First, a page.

Physicians and other clinicians across Aurora's wide network can share order sets and give their input online. They also can review the clinical evidence supporting their decision in the process.
Healthcare system replaces time-consuming review process with a content-management system for developing and maintaining evidence-based order sets.
In the spring of 2008, Aurora Health Care experienced tremendous growth and was set to launch two healthcare facilities. The creation, adoption and maintenance of clinical order sets within the hospitals and clinics at Aurora was time consuming and inefficient. The process for summarizing clinical evidence, creating, reviewing and standardizing order sets, particularly in reaching a consensus among the physicians, was slow.
“The review process required many of the clinicians to drive for hours to meet at a central location between Wisconsin and Illinois,” says Michael Gorczynski, D.O., director of medical informatics. “Other clinicians unable to join in person participated by teleconference. The healthcare providers might then be required to attend a series of meetings, reviewing the order sets, incorporating changes to reflect the latest clinical research, and coming to consensus on a final system-wide order set. This process would then need to repeat itself periodically to incorporate the more-recent clinical-research data at a later date.”
Aurora Health Care is a not-for-profit integrated healthcare system that includes 13 acute-care facilities, more than 100 medical group sites, home healthcare and pharmacies located in more than 90 communities in eastern Wisconsin and northern Illinois. Aurora offers inpatient care at 12 acute-care hospitals and one psychiatric hospital.
Two of the 13 medical centers have had computerized physician order entry (CPOE) in place since 2005. Aurora also has a well-developed care-management/quality division that is responsible for setting the agenda for quality across the system. This part of the organization leads the effort to create system-wide order set content to support clinicians with evidence-based decision tools.
“Given the time commitment and difficulty in meeting at one location, most clinicians at Aurora did not participate in the all-day process to review clinical order sets,” explains David Smith, M.D., medical director of care management at Aurora Health Care. “We recognized we had to streamline the review process to increase physician participation to incorporate more input and feedback from the clinicians who were using it on the hospital floors.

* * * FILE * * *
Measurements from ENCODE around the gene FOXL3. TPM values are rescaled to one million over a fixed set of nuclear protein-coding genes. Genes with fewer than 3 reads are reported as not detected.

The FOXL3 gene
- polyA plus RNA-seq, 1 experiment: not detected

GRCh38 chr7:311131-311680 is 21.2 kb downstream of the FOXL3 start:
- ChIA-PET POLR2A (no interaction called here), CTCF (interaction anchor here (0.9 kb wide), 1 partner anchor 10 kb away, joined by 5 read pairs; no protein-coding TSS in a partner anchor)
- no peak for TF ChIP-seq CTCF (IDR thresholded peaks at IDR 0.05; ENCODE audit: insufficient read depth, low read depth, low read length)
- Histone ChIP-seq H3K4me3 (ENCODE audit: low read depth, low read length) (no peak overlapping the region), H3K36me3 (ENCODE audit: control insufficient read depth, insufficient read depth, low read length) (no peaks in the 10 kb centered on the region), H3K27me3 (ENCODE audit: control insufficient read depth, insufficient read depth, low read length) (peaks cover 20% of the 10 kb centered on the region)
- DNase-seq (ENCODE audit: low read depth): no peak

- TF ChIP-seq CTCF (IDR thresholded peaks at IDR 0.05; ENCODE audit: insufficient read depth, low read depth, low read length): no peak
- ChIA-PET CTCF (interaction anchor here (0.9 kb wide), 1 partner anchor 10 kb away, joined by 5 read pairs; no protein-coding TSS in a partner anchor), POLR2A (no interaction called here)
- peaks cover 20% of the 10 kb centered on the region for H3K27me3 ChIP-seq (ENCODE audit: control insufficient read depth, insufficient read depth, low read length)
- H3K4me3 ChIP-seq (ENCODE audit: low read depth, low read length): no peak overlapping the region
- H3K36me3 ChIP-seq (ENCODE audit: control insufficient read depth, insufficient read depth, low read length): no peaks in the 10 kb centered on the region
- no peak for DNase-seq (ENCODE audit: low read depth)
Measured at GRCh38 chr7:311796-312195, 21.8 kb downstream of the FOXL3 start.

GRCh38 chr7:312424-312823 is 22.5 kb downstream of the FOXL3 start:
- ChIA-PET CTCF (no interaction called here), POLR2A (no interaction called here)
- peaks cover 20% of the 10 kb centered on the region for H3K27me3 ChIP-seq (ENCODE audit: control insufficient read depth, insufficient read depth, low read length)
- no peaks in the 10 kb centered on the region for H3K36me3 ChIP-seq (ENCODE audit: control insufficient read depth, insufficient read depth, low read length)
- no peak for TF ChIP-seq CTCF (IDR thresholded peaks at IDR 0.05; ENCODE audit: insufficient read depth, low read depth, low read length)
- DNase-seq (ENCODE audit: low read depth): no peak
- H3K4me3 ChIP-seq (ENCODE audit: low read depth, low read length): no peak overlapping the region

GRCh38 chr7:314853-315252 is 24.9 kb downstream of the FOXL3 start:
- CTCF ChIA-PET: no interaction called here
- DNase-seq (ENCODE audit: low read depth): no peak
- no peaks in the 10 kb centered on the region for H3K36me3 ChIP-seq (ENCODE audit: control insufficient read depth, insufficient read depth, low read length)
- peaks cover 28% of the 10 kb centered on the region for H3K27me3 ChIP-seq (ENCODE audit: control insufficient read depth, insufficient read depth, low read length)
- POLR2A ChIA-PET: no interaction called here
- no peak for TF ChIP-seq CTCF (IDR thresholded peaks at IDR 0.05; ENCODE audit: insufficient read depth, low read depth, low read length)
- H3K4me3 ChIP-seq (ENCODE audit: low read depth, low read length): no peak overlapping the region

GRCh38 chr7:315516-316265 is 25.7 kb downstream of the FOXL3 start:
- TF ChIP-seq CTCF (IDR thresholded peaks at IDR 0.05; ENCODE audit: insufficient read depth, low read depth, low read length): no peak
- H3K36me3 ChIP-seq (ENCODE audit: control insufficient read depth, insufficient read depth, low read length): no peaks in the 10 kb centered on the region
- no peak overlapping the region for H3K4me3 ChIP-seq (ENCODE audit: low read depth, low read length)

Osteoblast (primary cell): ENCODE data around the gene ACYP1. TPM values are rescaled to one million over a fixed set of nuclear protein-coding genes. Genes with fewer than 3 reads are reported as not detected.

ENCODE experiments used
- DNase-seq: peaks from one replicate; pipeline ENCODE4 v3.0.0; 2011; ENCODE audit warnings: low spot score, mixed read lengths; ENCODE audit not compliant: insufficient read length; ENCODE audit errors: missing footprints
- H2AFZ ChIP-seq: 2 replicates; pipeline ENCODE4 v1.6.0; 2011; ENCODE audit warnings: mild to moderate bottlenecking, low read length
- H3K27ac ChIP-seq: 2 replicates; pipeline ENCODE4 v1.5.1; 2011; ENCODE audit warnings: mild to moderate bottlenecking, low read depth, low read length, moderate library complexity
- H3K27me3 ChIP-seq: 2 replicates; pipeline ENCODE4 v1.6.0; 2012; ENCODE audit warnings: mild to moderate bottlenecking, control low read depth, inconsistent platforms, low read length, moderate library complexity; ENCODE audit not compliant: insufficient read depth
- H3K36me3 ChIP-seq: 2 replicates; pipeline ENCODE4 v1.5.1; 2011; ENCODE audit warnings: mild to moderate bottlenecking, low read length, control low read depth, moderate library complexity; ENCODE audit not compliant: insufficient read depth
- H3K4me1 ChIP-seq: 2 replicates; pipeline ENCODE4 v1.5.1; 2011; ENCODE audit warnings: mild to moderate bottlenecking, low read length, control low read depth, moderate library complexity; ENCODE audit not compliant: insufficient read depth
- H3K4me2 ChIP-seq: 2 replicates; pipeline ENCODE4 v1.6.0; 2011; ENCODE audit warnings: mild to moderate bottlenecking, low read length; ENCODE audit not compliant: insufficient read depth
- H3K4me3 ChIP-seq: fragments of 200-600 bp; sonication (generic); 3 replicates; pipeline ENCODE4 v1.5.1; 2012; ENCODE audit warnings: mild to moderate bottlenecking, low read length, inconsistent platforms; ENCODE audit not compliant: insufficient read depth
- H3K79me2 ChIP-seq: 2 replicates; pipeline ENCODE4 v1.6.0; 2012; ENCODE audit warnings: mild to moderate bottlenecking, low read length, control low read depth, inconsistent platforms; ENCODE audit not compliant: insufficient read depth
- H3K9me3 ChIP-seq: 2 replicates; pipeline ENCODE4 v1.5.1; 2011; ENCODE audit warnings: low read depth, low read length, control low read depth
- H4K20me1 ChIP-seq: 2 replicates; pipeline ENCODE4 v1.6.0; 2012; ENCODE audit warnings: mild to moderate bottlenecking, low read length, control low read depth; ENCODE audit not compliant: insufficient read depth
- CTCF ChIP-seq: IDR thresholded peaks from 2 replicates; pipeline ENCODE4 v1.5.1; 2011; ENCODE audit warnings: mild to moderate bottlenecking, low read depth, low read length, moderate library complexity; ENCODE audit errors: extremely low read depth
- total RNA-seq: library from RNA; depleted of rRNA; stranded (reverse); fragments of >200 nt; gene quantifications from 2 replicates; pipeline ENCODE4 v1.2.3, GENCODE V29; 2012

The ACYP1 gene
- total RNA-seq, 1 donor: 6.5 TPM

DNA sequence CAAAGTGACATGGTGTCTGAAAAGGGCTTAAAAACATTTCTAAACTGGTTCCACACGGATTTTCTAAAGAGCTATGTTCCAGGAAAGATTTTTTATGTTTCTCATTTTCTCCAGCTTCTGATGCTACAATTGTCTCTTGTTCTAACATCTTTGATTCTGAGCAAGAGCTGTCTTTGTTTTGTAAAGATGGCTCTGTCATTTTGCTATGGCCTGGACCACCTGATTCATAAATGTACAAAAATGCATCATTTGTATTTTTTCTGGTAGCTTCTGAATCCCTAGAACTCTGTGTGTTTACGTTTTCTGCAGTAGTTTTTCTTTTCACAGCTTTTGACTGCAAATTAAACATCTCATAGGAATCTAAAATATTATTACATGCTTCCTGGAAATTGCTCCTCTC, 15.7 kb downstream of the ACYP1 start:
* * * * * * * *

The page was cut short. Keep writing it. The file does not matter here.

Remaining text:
“They knew this would increase the likelihood of adoption into the work flow, while ensuring that providers had access to the latest, evidence-based best practices built into their CPOE,” he adds. In the summer of 2008, Aurora began examining the process of reviewing and maintaining order sets across the integrated delivery system to streamline the procedure.
“The ability to conduct an online collaborative review process was felt to be conducive to streamline the process of reviewing clinical order sets in the large geographical area where Aurora-affiliated physicians practiced,” says Gorczynski. “Our goal was simple — drive clinical evidence to the point of care, ultimately increasing the number of evidence-based, standardized order sets used via CPOE.”
Online review now possible
Aurora decided to deploy ZynxOrder to achieve its goal and, by fall, Aurora was able to deploy its online solution. ZynxOrder is a content-management system for developing and maintaining evidence-based order sets, alerts and reminders. Clinicians are now able to navigate the review process of standardizing order sets online, rather than at inconvenient meetings.
A team of Aurora pharmacists previewed order-set templates for formulary- and medication-related concerns. They were then forwarded directly to the physicians for review via the online collaborative application. Physicians and other clinicians across Aurora's wide network can share order sets and give their input online. They also can review the clinical evidence supporting their decision in the process.